Comic strip art is a style that had sprung from the pop art movement in the 1960s. Mimicking the classic comic strip associated with newspapers and magazines, artists took this unique form and created a style of art with it.


During the 1890s, the first newspaper comic strips appeared in North America. One of the most popular was titled ‘The Yellow Kid’. However, it wasn’t until much later that the ‘Comic Strip’ theme evolved with the combination of imagery and text placed in speech bubbles and boxes. 

Comic strips, as we know it, became common features in North American newspapers and magazines from the 1920s, throughout the 20th century and they still remain present in publications today. Much-loved characters began their own story in newspaper comic strips, such as Popeye, Snoopy, Dennis the Menace, TinTin and Peanuts.

It wasn’t until the 1930s that the comic books began to emerge and the superhero genre became a widely popular style of comic. Superman was the first of our superheroes to make an appearance, along with Batman, Captain Marvel, Wonder Woman and Captain America.


Comic strips have a distinct purpose: to entertain readers. But as comic strips evolved and became a popular medium, artists have begun to incorporate this distinct style into their work. 

It was during the Pop Art movement that the Comic Strip Art style grew increasingly popular. In 1963, the famous pop artist, Roy Lichtenstein produced his most recognised paintings, Drowning Girl’ and ‘Whaam!’, which were inspired by the style of Marvel comics.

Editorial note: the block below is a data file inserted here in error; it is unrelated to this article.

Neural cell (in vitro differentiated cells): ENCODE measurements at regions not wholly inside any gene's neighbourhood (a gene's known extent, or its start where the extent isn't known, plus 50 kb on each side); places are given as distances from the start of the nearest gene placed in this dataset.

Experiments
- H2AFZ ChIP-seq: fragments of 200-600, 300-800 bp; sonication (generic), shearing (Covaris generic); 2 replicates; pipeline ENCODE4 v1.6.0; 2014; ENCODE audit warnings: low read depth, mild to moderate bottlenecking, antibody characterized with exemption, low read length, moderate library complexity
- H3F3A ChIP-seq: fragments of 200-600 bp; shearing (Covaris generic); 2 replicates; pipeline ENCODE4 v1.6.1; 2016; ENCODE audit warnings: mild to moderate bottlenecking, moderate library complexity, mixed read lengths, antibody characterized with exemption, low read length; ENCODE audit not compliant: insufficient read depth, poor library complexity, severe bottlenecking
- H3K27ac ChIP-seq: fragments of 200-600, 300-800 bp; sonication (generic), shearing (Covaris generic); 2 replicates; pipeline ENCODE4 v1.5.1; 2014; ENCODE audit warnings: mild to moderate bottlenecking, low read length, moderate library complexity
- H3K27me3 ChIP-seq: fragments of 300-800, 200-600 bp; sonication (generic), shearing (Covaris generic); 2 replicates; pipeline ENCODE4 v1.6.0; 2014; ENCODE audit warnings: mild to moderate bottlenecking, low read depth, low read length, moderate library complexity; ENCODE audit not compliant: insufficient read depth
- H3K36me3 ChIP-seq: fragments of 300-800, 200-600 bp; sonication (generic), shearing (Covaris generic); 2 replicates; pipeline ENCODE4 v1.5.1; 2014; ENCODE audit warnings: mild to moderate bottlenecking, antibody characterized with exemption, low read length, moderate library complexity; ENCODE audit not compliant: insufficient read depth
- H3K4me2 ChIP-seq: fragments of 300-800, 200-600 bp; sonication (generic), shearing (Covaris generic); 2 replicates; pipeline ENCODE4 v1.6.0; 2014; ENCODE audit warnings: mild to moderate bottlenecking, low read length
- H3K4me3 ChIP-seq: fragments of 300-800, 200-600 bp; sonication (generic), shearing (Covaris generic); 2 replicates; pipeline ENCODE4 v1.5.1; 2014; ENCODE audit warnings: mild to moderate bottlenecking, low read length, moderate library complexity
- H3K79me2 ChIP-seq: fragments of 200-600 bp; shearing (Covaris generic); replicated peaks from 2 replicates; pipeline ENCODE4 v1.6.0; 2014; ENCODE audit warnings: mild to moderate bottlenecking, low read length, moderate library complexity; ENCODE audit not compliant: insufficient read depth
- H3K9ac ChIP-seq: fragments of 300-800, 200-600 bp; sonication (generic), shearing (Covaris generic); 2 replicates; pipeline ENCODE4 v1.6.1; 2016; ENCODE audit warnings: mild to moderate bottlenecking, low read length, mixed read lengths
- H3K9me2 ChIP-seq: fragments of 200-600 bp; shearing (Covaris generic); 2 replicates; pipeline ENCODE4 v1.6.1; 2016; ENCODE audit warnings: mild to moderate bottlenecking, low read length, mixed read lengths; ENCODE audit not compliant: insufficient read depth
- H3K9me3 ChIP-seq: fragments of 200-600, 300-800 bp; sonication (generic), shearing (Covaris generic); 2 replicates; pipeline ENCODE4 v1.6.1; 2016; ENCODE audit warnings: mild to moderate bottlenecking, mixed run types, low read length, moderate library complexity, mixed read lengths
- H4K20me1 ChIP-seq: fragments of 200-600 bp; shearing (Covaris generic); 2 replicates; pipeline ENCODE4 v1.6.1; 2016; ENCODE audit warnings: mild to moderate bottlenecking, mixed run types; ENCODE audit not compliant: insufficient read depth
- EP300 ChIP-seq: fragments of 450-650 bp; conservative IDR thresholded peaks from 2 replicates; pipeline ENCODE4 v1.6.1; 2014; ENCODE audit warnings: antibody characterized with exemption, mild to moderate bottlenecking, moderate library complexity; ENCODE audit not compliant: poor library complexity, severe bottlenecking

Lichtenstein’s primary sources for creating these two pieces were directly from comics. Drowning Girl’ was directly influenced by DC Comics’ ‘Secret Hearts No. 83’ while ‘Whaam!’ was transformed into his primary source, a panel from a 1962 issue of DC Comics’ ‘All-American Men of War’. His painting style remained traditional, using bold colours, thick black lines and ben-day dots.

As comic strip art came into its own and moved away from the Pop Art sub-category status, other comic strip artists began to emerge. English artist, Tom Phillips is a painter, printmaker and collagist. He is best known for his ongoing project, ‘A Humument: A Treated Victorian Novel originally by W.H. Mallock’. The story goes that, in 1966, Philips randomly purchased a novel that so happened to be called ‘A Human Document’ by William Hurrell Mallock. From then he began a long project which involved creating art from the pages of the novel. He paints over the pages, leaving some of the text to show through, forming a new narrative from the words written on the page. One of the pages that steamed from it was A Humument Cartoon’ (1970). Using the comic strip style, he painted over the page, leaving some text to show through and creating the comic strip story from the text that remained.

A contemporary of Tom Phillips was Allen Jones, a British Pop artist known for his paintings, sculptures, and lithography. Like Philips, Jones produced some comic strip art, one of which was produced between 1976 and 1977 and is titled Silicone Saves Brenda.



Artists today continue to create work using the comic strip art style. French Pop Artist, Phillipe Grimaud takes famous comic characters such as Betty Boop and Superman and places them in a provocative narrative. The illustrations are really quite daring as it maintains its comic strip theme through the use of these popular characters with the graphic, colourful and lively aesthetic. Grimaud’s style 

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